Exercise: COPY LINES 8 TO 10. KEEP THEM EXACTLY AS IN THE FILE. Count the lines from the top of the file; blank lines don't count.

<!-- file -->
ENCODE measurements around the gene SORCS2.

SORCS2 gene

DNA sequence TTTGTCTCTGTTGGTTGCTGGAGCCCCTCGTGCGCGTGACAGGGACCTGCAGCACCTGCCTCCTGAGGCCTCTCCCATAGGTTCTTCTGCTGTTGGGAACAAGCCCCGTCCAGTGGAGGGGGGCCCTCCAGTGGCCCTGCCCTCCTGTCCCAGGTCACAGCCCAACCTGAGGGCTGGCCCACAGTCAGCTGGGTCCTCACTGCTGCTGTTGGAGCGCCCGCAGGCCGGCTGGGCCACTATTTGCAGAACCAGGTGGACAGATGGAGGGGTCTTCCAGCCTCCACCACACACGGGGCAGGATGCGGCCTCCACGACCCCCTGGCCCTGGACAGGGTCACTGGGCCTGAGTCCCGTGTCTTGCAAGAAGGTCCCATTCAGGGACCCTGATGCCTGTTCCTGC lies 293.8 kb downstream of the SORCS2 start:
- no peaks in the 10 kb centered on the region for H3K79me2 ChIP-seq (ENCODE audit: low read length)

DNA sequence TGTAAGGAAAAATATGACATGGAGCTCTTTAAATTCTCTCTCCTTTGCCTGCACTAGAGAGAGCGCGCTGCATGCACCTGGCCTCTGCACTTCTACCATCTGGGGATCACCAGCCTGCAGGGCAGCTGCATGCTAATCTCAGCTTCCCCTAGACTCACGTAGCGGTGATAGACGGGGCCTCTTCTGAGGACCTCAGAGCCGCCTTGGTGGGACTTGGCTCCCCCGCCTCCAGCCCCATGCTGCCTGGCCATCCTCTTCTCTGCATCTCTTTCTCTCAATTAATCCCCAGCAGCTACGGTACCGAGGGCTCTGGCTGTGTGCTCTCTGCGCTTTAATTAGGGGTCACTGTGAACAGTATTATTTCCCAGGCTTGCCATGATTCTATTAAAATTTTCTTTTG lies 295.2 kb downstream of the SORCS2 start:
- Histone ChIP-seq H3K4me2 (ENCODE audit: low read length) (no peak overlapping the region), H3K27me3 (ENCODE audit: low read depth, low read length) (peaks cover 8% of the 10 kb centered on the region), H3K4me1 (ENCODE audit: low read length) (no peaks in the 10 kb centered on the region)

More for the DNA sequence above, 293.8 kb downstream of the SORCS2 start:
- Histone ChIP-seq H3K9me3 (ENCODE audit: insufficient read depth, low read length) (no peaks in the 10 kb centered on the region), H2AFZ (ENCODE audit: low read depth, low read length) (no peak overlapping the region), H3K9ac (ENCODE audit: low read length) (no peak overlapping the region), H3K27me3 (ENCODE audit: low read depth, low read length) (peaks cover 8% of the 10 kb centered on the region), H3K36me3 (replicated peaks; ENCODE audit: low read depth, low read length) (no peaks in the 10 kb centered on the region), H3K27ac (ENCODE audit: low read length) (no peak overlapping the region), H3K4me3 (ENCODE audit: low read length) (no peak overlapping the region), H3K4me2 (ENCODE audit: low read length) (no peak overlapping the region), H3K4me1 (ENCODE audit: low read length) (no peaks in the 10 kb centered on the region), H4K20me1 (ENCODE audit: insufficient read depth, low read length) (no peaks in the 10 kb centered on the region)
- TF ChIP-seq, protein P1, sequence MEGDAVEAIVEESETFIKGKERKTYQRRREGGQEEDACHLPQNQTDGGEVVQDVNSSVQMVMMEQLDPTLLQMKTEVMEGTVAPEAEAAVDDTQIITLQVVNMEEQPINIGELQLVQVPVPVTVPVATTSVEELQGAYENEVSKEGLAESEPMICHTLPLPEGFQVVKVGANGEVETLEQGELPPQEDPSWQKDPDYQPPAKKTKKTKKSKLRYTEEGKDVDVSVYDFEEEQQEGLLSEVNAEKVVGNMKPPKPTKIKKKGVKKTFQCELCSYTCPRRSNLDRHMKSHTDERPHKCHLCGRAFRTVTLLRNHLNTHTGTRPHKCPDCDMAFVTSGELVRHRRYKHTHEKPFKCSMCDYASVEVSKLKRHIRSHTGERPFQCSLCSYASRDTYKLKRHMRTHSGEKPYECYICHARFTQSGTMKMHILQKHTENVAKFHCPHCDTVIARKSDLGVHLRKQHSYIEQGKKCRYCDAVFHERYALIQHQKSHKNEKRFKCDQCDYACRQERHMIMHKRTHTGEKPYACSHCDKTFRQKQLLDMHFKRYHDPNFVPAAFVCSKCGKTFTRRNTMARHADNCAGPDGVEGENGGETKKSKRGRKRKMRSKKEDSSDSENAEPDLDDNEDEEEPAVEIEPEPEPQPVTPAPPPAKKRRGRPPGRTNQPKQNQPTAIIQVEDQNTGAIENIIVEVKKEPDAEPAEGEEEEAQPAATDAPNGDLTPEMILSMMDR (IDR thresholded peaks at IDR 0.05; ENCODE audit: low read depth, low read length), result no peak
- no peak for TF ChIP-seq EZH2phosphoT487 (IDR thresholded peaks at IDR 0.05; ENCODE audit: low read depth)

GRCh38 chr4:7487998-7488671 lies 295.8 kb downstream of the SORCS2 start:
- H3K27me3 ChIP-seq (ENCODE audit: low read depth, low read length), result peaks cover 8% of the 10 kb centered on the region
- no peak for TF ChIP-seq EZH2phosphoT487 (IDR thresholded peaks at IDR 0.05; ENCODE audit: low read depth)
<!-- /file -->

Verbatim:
- Histone ChIP-seq H3K9me3 (ENCODE audit: insufficient read depth, low read length) (no peaks in the 10 kb centered on the region), H2AFZ (ENCODE audit: low read depth, low read length) (no peak overlapping the region), H3K9ac (ENCODE audit: low read length) (no peak overlapping the region), H3K27me3 (ENCODE audit: low read depth, low read length) (peaks cover 8% of the 10 kb centered on the region), H3K36me3 (replicated peaks; ENCODE audit: low read depth, low read length) (no peaks in the 10 kb centered on the region), H3K27ac (ENCODE audit: low read length) (no peak overlapping the region), H3K4me3 (ENCODE audit: low read length) (no peak overlapping the region), H3K4me2 (ENCODE audit: low read length) (no peak overlapping the region), H3K4me1 (ENCODE audit: low read length) (no peaks in the 10 kb centered on the region), H4K20me1 (ENCODE audit: insufficient read depth, low read length) (no peaks in the 10 kb centered on the region)
- TF ChIP-seq, protein P1, sequence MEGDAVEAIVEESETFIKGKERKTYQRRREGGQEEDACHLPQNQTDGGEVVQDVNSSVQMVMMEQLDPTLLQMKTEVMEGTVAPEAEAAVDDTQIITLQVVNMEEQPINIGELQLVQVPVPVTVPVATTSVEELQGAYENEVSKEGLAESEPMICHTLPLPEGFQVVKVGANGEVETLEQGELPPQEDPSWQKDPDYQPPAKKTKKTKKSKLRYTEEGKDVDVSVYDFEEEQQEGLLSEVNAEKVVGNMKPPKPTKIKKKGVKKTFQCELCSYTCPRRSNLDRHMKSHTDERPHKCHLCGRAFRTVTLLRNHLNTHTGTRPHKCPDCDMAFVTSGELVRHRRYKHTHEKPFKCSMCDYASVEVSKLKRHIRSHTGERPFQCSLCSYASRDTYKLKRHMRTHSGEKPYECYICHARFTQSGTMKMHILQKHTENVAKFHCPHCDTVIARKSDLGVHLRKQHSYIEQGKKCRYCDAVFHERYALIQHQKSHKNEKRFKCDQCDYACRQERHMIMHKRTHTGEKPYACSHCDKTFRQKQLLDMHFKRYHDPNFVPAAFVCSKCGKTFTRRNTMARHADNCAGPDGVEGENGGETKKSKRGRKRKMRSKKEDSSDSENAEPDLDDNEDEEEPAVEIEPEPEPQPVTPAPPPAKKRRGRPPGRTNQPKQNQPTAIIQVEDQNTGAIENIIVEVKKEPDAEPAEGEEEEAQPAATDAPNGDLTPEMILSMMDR (IDR thresholded peaks at IDR 0.05; ENCODE audit: low read depth, low read length), result no peak
- no peak for TF ChIP-seq EZH2phosphoT487 (IDR thresholded peaks at IDR 0.05; ENCODE audit: low read depth)